A Brief History of Art Theft

By Knelman, Joshua | Queen's Quarterly, Summer 2011 | Go to article overview

A Brief History of Art Theft


Knelman, Joshua, Queen's Quarterly


[ILLUSTRATION OMITTED]

For centuries, the art market has operated on a sense of trust, and a business-on-a-handshake model. This was never ideal, and now, more and more criminals are exploiting one of the last unregulated multi-million dollar industries. Art theft has evolved into an efficient international black market, and those spectacular Hollywood-worthy thefts from major museums, glamorized in films, can be a diversion from the larger story--a chance to celebrate a seductive myth rather than explore the reality of the crime.

**********

ONE of the earliest recorded trials of a thief in human history took place in Egypt, during the era of Ramesses IX, who reigned somewhere between 1129-1111 BCE. The details of that trial were captured on papyrus, an ancient form of paper, and told of the criminal conviction of men who pillaged a royal tomb--most likely stealing bronze and silver materials. One of those men was sentenced to death on a stake.

Looting was considered a heinous crime. The pyramids, tombs, and temples, and the material treasures they stored, were part of an elaborate machine with one purpose: to safely carry pharaohs into the afterlife, where they would live in comfort forever. The early thefts in Egypt were probably the first cases of "inside jobs"--heists carried out by organized teams who knew how to get in, what treasures were there, and who was guarding them. After all, as US cultural heritage lawyer Rick St. Hilaire told me, "The Pyramids were a beacon to thieves. They shouted, 'Look over here! The loot is inside us!'"

Egypt, St. Hilaire told me when we visited Cairo, was a great place to start with the history of art theft. Local tomb raiders were just one form of thief, and over the centuries Egypt was looted by a parade of invaders, including Libyans, Nubians, Assyrians, Persians, and Macedonians--Alexander the Great, who wanted to be a pharaoh. Later, the Romans stole so many Egyptian obelisks that if you want to see an array of obelisks today, you're better off travelling to Rome, not Cairo. And when Napoleon invaded Egypt, he brought scientists to help catalogue his loot, much of which was transported to the Louvre. After Napoleon was defeated by Lord Nelson the loot was redirected to the new collection of antiquities at the British Museum. Both institutions now house two of the most impressive collections of Egyptian cultural artifacts in the world, outside of Egypt.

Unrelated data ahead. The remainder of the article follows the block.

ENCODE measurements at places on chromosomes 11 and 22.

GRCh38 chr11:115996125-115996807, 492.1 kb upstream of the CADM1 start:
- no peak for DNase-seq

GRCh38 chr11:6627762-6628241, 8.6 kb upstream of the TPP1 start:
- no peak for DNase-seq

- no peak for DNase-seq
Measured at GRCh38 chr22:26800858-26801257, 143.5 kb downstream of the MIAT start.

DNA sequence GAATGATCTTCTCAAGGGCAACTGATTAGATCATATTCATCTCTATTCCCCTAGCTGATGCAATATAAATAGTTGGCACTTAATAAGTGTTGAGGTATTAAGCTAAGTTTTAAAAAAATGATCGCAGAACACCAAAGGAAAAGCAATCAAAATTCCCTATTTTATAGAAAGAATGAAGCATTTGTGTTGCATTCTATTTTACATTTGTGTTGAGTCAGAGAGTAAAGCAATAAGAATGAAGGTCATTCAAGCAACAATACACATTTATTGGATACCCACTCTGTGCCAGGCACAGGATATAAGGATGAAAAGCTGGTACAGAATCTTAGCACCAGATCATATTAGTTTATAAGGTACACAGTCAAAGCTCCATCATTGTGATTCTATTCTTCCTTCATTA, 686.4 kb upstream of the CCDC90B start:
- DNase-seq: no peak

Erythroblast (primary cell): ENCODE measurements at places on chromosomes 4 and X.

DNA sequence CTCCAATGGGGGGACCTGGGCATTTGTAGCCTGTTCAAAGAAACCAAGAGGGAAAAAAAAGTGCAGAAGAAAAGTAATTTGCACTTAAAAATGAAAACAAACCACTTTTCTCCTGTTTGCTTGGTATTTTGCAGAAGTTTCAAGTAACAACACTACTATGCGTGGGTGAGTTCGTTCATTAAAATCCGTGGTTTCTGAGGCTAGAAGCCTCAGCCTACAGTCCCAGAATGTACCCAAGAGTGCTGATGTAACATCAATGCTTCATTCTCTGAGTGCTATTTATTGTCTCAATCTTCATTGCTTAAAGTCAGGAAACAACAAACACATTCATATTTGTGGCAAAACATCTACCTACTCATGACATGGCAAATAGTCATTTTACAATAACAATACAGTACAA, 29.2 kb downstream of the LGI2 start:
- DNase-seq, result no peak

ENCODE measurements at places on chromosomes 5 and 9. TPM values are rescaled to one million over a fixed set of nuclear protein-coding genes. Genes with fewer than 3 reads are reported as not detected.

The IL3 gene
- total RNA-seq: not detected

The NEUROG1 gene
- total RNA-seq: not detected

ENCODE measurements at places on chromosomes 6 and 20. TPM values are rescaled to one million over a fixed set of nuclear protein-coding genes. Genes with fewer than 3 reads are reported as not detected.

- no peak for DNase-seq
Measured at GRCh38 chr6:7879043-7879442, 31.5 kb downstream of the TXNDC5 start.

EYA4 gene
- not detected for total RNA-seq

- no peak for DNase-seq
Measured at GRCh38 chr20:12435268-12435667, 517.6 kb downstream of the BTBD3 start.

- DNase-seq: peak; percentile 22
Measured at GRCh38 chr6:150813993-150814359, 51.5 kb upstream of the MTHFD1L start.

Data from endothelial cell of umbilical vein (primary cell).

OVER the centuries, antiquities theft evolved into art theft. Today, museums, art galleries, art dealers, and private residences have become targets for a global industry exploited by a new generation of more sophisticated thieves. In the twenty-first century, art theft has been transformed into a multi-billion dollar shadow business that has spread across the earth, and no one has a firm grasp on the size or efficiency of the illegal network. Stats for the black market range from $1 billion to $6 billion annually, but there are no reliable figures to pinpoint how large it is. Karl-Heinz Kind, the coordinator of Interpol's Art Works Unit, told me: "It is a big problem. It affects all countries, and all the regions of the world." Even so, in the English-language world, there are only a handful of detectives or agents with the skills to investigate art theft cases with confidence, and they admit to often being two or three steps behind thieves--and overwhelmed with cases.